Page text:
The Tenth Circuit rejected MSG’s argument that the treatment of FIAs was arbitrary and capricious because “‘[FIAs] fall between fixed-rate annuities and variable annuities in terms of the extent to which insurers bear investment risks.’”[27]  The court reasoned that, based on industry comments and publications from FINRA and the SEC, the DOL appropriately determined that “‘the complexity, risk, and conflicts of interest associated with . . . indexed annuity contracts’ demonstrated that [FIAs] were more akin to variable annuities and should therefore be treated as such.”[28]  Finally, the court determined that the DOL had surveyed applicable state regulations and conducted a Regulatory Impact Analysis, and therefore properly considered “the effect implementation of the BICE would have on the insurance market.”[29]

Significance of the Decisions

The ultimate fate of the Fiduciary Rule may have far-reaching implications for some individuals and firms offering the products and services encompassed by the rule, while in the near-term “[c]onfusion abounds.”[30]  As the Fifth Circuit observed, “Throughout the financial services industry, thousands of brokers and insurance agents who deal with IRA investors must either forgo commission-based transactions and move to fees for account management or accept . . . burdensome regulations and heightened lawsuit exposure . . . . It is likely that many financial service providers will exit the market for retirement investors rather than accept the new regulatory regime.”[31]  The DOL stated that it does not intend to enforce the Fiduciary Rule in light of the Fifth Circuit’s decision, but added that it intends to review the rule, possibly paving the way for a revised rule, another round of court challenges and further uncertainty.


[1] U.S. Chamber of Commerce v. U.S. Dep’t. of Labor, 885 F.3d 360, 388 (5th Cir. 2018).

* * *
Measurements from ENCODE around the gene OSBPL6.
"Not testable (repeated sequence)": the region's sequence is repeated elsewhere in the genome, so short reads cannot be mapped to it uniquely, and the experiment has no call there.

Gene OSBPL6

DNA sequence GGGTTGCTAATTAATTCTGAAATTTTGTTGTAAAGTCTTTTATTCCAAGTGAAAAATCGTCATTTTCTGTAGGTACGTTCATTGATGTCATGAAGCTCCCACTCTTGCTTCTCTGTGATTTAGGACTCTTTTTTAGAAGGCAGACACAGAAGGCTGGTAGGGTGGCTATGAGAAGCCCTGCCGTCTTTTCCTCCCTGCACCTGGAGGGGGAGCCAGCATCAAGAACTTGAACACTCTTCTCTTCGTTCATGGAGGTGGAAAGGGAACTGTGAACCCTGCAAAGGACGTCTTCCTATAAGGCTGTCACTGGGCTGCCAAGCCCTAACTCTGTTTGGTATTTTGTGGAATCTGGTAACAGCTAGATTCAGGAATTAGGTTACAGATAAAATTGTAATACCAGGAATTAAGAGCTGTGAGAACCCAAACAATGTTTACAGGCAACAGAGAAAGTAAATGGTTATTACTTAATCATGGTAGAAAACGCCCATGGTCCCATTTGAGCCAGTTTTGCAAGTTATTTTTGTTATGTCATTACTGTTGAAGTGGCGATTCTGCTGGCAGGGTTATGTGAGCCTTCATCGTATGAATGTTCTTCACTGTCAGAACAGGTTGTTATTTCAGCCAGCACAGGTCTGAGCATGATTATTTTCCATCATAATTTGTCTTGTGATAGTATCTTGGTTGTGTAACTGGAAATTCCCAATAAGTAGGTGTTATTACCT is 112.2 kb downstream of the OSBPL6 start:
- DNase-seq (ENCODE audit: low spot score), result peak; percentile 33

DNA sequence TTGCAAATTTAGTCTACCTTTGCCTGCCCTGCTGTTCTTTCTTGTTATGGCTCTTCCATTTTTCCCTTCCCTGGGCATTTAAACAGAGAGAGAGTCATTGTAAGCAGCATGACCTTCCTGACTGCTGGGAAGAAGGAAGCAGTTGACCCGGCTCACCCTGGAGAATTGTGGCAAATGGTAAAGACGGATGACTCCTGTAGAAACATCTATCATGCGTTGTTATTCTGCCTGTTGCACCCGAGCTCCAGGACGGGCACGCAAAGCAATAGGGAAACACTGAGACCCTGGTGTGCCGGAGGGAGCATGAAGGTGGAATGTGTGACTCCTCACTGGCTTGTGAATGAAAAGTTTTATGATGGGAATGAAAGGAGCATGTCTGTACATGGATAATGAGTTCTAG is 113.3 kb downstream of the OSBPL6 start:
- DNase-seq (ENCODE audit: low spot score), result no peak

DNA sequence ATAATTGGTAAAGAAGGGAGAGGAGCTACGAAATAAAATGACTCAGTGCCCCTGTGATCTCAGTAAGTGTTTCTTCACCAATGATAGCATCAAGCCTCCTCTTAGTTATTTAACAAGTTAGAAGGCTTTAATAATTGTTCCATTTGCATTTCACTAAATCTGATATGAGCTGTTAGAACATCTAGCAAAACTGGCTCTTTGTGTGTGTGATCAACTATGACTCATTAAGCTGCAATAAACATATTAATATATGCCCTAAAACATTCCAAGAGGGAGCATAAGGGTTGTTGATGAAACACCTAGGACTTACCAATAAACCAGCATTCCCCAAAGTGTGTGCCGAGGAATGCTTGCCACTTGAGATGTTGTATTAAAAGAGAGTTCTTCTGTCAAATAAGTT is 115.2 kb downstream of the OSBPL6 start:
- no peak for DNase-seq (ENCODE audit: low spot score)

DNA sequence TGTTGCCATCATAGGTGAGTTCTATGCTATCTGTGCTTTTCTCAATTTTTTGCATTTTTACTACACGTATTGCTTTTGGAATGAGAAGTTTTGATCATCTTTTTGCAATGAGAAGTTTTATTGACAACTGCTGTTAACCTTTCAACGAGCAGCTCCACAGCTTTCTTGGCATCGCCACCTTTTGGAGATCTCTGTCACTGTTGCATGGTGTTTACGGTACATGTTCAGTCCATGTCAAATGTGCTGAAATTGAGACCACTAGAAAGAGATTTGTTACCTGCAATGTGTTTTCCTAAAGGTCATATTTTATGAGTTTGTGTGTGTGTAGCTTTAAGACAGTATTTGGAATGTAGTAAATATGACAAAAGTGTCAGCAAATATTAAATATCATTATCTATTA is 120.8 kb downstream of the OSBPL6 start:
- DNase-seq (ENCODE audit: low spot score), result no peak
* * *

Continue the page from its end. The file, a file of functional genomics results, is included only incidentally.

[2] Market Synergy Group, Inc. v. U.S. Dep’t. of Labor, 885 F.3d 676, 686 (10th Cir. 2018).

[3] See 29 U.S.C. § 1001 et seq. (ERISA); 26 U.S.C. § 4975 (Internal Revenue Code); 5 U.S.C. § 706(2)(A) (APA) (authorizing a court to “set aside agency action, findings, and conclusions found to be . . . arbitrary, capricious, an abuse of discretion, or otherwise not in accordance with law”).

[4] Shaw v. Delta Air Lines, Inc., 463 U.S. 85, 90 (1983).

[5] 29 U.S.C. §§ 1108(a)-(b), 1135.

[6] 26 U.S.C. § 4975(e)(1)(B).

[7] 29 C.F.R. § 2510.3-21(a)(1) (2017).

[8] 81 Fed. Reg. 21002 (Apr. 8, 2016), corrected at 81 Fed. Reg. 44773 (July 11, 2016), and amended by 82 Fed. Reg. 16902 (Apr. 7, 2017).

[9] 81 Fed. Reg. 21147 (Apr. 8, 2016), corrected at 81 Fed. Reg. 44786 (July 11, 2016), and amended by 82 Fed. Reg. 16902 (Apr. 7, 2017).

[10] See supra notes 8, 9.

[11] Chamber of Commerce, 885 F.3d at 363.

[12] Id. at 368.

[13] Id. at 369.

[14] Id. at 374.

[15] Id. at 376.

[16] 467 U.S. 837, 843 (1984) (“[I]f the statute is silent or ambiguous with respect to the specific issue, the question for the court is whether the agency’s answer is based on a permissible construction of the statute.”).

[17] 5 U.S.C. § 706(2)(A).

[18] Chamber of Commerce, 885 F.3d at 379.

[19] Id.

[20] Id. at 388.

[21] Id. at 381.

[22] Id. at 382.

[23] Id. at 383.

[24] Market Synergy Group, 885 F.3d at 686.

[25] Id. at 681.

[26] Id. at 682.

[27] Id. at 683 (citing MSG’s appellate brief).

[28] Id. (quoting PTE 84-24, 81 Fed. Reg. at 21, 157-58).

[29] Id. at 685.

[30] Chamber of Commerce, 885 F.3d at 368.

[31] Id.

This post comes to us from Cahill, Gordon & Reindel LLP. It is based on the firm’s memorandum, “Circuit Courts of Appeal Reach Different Conclusions on the Department of Labor’s Fiduciary Rule,” dated April 12, 2018, and available here.